As an end-of-life doula and hospice volunteer, I am honored to ‘sit vigil’ with someone as they are actively dying. Healthcare providers may call this ‘transitioning’. This is the tender time as death draws near, and your loved one continues their journey away from their earthly body. What should you do? What can you expect?
Remember, death is typically not a medical event. Death will come to all of us; it is part of our life from the day we are born. Take your time to sit with your loved one. Say the things you want and need to say – most likely they are still hearing even if they don’t appear to be awake. Maybe you are ready to say you are sorry and you love them. Are you able to forgive them? Now is your opportunity.
Occasionally our loved one wants permission to leave. Reassure them that you will miss them, you will be ok, and they can leave when they are ready. Hold their hand, cradle them in your arms, stroke their hair. They won’t break, but be watchful of signals if they are uncomfortable such as wincing, flinching, or trying to move away. They will let you know. Tears are ok; you can let your tough side go for a bit. Your loved one might want to die alone. You could sit for hours and hours, and the moment you take a break (and you should!), they could take their last breath. You didn’t fail them by taking care of yourself and leaving their bedside. They wanted you to step away.
If possible, honor the wishes they outlined in a vigil plan. It might be music, readings, photos, candles or essential oils, touch, visitors, and rituals or celebrations. Soften the lighting in the room. Cover them gently with a fresh sheet or blanket. Do they have a favorite quilt? Open a window if they want to hear birdsong. A little fresh air will go a long way for them and for you. Gently put a little lip balm on their lips so they won’t dry out as they breathe through their mouth. Find a closet to stash the medical supplies; you won’t be needing them – why look at them? The less ‘medical’ the room looks, the more peaceful it will seem.
On a practical side, educate yourself to the signs and symptoms of imminent death (a future post). Hydrate. Take breaks. Walk down the hall; better yet, walk outside in the fresh air. Meditate. Children are curious and may want to be in the room; if so, help them manage expectations. This is a gift you can give to children and grandchildren – understanding death is part of life. They can say goodbye in their own way. Encourage them to draw a picture, write a story, or sing a song. Leave their favorite candy alongside. If they ask to gently touch a hand or cheek, let them.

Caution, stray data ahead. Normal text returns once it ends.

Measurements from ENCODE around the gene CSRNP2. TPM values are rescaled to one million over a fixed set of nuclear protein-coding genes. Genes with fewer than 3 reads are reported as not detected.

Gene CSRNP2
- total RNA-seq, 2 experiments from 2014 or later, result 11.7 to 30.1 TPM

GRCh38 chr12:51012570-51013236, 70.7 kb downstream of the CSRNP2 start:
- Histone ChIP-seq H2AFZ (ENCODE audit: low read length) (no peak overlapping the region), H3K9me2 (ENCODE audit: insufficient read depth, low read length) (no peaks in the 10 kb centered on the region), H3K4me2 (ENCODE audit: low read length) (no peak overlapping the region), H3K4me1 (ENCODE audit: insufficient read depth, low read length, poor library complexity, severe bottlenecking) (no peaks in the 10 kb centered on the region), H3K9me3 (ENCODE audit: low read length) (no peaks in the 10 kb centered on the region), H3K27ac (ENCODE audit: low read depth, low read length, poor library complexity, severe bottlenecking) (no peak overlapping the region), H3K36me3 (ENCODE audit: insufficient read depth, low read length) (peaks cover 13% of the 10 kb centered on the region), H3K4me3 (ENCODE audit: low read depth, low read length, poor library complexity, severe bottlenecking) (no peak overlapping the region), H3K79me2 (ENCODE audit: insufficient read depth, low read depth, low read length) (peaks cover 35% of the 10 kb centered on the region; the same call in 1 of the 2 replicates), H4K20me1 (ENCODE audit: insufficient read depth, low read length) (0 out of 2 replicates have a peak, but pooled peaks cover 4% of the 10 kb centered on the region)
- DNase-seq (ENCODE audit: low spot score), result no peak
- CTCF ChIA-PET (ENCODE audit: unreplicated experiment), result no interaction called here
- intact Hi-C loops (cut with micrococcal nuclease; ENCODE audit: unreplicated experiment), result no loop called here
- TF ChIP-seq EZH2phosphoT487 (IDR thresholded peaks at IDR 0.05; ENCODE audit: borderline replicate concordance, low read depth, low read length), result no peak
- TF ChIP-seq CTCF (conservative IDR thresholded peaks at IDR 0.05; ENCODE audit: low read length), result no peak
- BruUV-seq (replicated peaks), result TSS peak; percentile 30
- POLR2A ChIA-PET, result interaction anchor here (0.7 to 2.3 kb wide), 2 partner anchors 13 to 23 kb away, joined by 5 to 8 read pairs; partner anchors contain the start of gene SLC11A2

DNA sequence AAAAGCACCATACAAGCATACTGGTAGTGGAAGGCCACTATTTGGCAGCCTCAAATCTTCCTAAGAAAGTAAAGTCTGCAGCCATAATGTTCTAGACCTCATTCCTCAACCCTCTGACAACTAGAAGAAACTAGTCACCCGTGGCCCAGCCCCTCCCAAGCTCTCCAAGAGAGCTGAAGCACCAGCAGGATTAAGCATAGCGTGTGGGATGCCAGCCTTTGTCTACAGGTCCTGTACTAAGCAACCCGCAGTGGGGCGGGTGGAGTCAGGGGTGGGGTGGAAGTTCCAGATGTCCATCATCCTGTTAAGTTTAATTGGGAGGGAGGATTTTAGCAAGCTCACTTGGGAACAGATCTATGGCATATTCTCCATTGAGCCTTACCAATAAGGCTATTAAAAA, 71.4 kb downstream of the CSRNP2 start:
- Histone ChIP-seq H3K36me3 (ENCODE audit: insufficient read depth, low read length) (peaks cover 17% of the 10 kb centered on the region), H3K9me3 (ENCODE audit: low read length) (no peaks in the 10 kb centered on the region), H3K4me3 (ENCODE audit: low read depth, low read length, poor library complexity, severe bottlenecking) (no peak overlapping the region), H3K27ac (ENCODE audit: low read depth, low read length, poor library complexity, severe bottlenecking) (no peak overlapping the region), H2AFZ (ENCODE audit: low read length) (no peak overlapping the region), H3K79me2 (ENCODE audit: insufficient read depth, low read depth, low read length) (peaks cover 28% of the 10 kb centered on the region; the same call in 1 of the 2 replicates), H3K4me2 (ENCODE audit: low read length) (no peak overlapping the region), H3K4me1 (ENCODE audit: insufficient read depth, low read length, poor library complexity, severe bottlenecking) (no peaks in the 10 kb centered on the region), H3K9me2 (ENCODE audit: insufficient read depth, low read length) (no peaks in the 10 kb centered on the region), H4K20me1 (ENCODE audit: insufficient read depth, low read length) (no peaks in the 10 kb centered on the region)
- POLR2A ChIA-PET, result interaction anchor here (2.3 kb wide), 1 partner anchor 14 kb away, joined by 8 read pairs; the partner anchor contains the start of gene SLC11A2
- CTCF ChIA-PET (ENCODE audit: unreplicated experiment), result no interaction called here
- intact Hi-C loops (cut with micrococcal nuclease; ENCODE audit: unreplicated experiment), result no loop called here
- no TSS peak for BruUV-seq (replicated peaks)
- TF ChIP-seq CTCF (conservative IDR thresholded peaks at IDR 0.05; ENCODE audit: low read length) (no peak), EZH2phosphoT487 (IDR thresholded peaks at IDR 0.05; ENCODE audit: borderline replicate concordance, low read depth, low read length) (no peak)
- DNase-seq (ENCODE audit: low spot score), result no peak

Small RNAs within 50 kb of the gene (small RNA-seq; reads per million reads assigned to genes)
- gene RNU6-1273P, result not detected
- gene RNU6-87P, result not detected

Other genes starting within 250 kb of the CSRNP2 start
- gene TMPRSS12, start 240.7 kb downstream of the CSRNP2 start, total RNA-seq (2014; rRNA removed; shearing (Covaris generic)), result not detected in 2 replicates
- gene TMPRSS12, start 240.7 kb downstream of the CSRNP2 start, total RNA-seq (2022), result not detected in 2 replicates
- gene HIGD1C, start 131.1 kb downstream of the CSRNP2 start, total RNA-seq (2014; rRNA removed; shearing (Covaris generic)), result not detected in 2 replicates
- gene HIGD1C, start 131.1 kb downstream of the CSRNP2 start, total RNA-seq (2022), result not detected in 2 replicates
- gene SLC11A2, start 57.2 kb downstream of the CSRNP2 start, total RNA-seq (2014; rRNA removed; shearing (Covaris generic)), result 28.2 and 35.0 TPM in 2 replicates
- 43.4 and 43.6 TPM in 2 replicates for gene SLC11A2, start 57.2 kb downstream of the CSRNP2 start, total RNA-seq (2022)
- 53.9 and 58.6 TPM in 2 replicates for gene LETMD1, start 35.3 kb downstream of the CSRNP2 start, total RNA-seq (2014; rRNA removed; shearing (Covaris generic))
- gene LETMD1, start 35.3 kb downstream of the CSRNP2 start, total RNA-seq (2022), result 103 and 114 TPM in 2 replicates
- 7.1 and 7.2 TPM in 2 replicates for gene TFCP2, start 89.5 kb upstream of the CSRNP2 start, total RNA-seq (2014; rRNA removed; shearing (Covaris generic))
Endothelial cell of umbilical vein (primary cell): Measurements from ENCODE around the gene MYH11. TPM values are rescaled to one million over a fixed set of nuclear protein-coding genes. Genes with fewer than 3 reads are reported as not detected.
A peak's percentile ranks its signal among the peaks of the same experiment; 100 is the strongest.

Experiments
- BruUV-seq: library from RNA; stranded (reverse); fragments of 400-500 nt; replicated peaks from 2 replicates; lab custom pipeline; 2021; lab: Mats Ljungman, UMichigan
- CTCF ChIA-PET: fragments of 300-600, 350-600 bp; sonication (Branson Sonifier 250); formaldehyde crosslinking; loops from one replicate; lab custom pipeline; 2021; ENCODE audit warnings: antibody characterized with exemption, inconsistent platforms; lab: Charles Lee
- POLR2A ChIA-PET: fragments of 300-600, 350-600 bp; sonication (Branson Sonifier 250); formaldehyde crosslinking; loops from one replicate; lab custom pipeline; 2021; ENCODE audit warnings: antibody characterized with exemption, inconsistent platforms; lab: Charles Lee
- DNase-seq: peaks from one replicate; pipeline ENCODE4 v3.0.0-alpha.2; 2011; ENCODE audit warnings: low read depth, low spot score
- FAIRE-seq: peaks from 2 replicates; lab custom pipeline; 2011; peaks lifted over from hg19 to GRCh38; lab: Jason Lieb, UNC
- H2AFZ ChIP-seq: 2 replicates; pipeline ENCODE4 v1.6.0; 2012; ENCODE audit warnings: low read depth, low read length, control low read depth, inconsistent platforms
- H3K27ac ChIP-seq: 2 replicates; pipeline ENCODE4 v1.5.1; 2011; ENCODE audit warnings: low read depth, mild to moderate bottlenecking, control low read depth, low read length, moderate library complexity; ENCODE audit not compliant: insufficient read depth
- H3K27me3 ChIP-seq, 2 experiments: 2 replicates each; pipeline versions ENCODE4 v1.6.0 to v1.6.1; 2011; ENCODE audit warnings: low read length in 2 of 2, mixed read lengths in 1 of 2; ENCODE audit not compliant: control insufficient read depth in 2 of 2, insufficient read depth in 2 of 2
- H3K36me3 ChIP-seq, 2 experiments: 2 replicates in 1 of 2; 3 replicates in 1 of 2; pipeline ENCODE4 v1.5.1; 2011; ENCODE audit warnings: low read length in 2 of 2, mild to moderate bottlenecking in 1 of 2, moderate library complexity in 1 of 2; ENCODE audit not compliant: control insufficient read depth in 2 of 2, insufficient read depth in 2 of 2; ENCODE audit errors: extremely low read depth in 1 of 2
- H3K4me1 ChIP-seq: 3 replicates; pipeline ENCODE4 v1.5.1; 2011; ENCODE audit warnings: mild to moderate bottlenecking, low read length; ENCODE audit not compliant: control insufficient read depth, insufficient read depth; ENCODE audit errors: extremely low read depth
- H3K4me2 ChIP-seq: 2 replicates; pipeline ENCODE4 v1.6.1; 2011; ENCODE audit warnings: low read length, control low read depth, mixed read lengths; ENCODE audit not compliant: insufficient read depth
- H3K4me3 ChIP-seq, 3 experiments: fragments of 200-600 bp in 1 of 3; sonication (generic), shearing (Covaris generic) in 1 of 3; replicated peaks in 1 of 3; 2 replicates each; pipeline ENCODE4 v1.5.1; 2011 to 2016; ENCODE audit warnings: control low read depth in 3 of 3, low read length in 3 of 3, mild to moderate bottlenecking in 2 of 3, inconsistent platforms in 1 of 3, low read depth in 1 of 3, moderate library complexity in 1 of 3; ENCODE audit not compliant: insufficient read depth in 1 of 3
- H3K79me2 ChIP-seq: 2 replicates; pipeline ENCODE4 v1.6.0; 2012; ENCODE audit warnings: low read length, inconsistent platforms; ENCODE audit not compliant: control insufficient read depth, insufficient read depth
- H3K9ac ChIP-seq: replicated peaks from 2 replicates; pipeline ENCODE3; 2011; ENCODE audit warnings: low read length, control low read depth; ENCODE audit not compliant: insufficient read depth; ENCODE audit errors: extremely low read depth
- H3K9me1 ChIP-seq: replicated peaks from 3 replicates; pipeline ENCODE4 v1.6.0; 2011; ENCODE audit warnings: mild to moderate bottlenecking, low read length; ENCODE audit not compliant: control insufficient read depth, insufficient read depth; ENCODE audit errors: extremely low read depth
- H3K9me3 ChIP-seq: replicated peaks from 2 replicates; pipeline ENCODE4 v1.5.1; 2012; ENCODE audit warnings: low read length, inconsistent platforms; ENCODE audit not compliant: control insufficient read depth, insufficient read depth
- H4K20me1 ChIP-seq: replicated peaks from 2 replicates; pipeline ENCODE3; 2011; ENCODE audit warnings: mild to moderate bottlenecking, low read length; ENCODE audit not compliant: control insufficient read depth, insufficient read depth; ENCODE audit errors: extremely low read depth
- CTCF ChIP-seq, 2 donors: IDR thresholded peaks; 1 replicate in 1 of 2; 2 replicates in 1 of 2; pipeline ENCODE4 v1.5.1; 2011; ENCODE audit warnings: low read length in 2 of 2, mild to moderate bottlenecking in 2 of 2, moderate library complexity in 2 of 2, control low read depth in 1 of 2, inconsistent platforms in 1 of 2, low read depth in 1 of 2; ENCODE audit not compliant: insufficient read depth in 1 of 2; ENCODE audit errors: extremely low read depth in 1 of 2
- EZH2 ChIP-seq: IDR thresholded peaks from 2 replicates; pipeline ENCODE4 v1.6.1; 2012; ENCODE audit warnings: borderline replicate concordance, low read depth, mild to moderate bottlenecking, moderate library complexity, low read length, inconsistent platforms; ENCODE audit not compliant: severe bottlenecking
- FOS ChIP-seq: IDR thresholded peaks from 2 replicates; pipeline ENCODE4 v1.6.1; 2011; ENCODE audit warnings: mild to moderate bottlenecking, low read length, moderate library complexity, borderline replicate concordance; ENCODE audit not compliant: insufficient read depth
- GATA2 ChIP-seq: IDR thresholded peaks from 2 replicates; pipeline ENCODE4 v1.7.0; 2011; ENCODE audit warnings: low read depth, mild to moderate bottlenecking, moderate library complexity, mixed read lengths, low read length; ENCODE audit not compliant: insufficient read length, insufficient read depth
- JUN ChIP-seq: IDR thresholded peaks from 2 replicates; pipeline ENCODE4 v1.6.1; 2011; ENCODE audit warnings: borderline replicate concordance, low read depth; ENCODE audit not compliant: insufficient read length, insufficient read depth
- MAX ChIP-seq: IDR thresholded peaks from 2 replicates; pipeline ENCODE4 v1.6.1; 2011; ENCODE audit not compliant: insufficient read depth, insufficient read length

Once your loved one has died, take the time you need to sit with them. There is nothing urgent right now. The funeral home does not have to come immediately. Call the hospice team if they were receiving hospice services. If in a nursing home or hospital, alert the nurse. If they died at home and didn’t have hospice services, call the police. Make sure to tell the dispatcher it is not an emergency.
This is the time to lean on friends and family to assist. Have a list of people who should be notified and ask someone to make a few calls for you. There is no need to rush. Many of us feel the need to do something. Now is not the time. And remember, be gentle with yourself – you have witnessed a very sacred time in your loved ones’ time on this earth. Reach out to a grief support group, the hospice team, or a counselor if your feelings are overwhelming you. And take all the time you need. Grief is as unique as each of us and we all have our own way of walking through it and with it.